|North-Central Section–40th Annual Meeting (20–21 April 2006)|
|Paper No. 12-12|
|Presentation Time: 5:20 PM-5:40 PM|
MORGAN'S RAIDERS AND THE BATTLE OF BUFFINGTON ISLAND:GEOLOGY'S ROLE IN THE THRILL OF VICTORY AND THE AGONY OF DEFEAT
SCHUMACHER, Gregory A. and POWERS, Donovan M., Ohio Department of Natural Resources, Division of Geological Survey, 2045 Morse Rd, Columbus, OH 43229-6693, firstname.lastname@example.org|
The prize was the Buffington Island Ford (BIF), with sand and gravel bars so firm that horses could easily cross, that Confederate General John H. Morgan and nearly 1,900 troops raced for in July of 1863. In the late evening of July 18, after many delays caused by the rugged terrain of the Allegheny Plateau, the search for provisions and fresh horses, skirmishes with Federal troops and militias, and a host of minor delays, Morgan's Raiders won the race to the BIF. As the exhausted troops descended onto the Ohio River floodplain, however, they discovered that recent rains turned the Ohio River into a raging torrent and Federal troops blocked the approaches to the BIF. Unwilling to risk needless casualties with a dangerous night crossing, Morgan decided to delay crossing the Ohio River until morning. As Morgan's men slept, the seeds of defeat sown by the earlier delays began to sprout as Federal gunboats and troops moved into position under the dense fog blanketing the Ohio River valley.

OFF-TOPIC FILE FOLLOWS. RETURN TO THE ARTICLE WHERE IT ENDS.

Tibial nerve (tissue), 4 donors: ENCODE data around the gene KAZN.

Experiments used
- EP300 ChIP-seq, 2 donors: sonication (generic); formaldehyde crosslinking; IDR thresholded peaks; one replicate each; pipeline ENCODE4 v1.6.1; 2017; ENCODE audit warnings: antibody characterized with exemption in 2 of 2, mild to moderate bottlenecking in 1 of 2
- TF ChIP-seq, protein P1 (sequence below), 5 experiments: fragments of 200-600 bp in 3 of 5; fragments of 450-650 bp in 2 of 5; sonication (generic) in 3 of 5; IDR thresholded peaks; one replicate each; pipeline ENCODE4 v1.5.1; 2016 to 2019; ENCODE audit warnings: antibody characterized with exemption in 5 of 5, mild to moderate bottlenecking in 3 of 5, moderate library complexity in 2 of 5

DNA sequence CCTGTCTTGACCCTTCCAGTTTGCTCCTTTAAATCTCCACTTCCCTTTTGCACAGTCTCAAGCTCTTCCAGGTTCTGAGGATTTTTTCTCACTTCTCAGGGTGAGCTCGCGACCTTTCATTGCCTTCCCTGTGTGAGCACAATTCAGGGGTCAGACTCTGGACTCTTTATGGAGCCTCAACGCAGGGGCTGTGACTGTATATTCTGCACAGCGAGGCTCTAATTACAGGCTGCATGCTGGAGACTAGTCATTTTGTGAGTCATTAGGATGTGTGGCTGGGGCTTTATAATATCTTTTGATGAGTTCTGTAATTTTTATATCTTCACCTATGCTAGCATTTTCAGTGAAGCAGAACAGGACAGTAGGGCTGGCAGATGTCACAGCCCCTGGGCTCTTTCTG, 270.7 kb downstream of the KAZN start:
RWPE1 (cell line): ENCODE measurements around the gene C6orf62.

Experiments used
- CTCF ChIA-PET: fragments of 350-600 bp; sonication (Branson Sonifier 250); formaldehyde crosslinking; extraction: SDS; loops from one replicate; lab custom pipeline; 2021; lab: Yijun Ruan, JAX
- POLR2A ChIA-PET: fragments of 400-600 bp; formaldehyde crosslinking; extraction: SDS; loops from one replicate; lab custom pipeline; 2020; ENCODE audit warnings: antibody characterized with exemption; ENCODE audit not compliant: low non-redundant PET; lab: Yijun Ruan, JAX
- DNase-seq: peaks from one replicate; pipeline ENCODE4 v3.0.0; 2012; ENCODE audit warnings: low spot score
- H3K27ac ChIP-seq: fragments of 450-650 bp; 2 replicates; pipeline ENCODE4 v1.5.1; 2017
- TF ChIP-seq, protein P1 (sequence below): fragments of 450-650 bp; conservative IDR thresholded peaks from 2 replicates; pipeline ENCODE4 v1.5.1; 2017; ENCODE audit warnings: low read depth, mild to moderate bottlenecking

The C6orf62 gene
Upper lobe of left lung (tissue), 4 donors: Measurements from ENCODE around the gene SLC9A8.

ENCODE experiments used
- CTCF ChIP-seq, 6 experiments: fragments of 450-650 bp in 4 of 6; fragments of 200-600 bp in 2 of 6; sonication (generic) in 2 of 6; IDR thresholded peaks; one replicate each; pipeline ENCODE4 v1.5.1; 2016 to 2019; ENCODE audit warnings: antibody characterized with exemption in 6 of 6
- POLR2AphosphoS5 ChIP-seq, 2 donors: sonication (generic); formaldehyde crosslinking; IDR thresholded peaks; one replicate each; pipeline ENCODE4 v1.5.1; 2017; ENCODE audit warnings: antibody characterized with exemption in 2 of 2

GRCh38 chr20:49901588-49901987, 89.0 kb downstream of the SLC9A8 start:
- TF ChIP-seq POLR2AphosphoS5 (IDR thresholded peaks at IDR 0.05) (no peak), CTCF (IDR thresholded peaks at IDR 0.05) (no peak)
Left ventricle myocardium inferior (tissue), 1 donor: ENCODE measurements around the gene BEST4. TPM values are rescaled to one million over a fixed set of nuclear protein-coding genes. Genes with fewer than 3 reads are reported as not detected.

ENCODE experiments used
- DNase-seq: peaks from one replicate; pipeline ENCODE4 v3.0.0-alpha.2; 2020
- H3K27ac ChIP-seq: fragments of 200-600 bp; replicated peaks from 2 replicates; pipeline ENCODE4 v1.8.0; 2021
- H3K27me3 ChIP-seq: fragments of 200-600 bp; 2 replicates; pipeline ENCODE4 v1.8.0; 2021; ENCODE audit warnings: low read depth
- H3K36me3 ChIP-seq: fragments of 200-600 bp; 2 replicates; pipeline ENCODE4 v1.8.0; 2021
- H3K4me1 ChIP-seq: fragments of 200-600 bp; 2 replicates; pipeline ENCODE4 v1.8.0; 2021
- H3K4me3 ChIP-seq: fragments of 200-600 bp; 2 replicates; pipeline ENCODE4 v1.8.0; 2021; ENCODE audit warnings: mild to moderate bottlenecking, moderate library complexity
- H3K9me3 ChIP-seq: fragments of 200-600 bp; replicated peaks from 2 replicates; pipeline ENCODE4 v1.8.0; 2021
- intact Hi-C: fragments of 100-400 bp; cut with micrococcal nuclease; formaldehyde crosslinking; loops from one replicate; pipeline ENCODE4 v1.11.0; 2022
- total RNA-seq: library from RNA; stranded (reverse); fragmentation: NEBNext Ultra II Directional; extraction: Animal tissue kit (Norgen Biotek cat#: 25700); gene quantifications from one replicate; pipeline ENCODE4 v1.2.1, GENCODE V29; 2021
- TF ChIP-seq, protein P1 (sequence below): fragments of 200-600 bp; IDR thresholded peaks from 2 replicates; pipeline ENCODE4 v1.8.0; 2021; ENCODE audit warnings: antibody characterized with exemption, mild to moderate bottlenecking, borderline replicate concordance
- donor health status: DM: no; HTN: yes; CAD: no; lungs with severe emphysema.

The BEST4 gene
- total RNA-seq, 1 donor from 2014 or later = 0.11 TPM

At the break of dawn, a Federal trap was set into motion as Federal and Confederate pickets skirmished south and west of the BIF. Cannon fire from the Federal gunboats turned back Morgan's troops as they tried to cross the BIF. Escape routes to the south and west were blocked by Federal troops stationed on the high ridges of the adjacent Allegheny Plateau. To the north, the high steep cliffs of Hockingport sandstone provided a seemingly impenetrable barrier. The broad high-level terraces adjacent to Buffington Island provided little cover as Federal troops pressed their attacks and the gunboats bombarded Morgan's bewildered troops. As Morgan's troops retreated northward, they were squeezed onto the very narrow floodplain between the Hockingport cliffs and the Ohio River. The rout was on as Morgan's men rushed to escape through this bottleneck and up the steep ravines leading away from the gunboats. General Morgan led some 1,000 troops to safety, but over 800 men were killed, wounded, or captured in the Battle of Buffington Island.
North-Central Section–40th Annual Meeting (20–21 April 2006)
General Information for this Meeting
|Session No. 12|
Cultural Geology II: Building Stones, Gemstones, Terrain and More
Student Center, University of Akron: Room 310
1:20 PM-5:40 PM, Thursday, 20 April 2006
Geological Society of America Abstracts with Programs, Vol. 38, No. 4, p. 18
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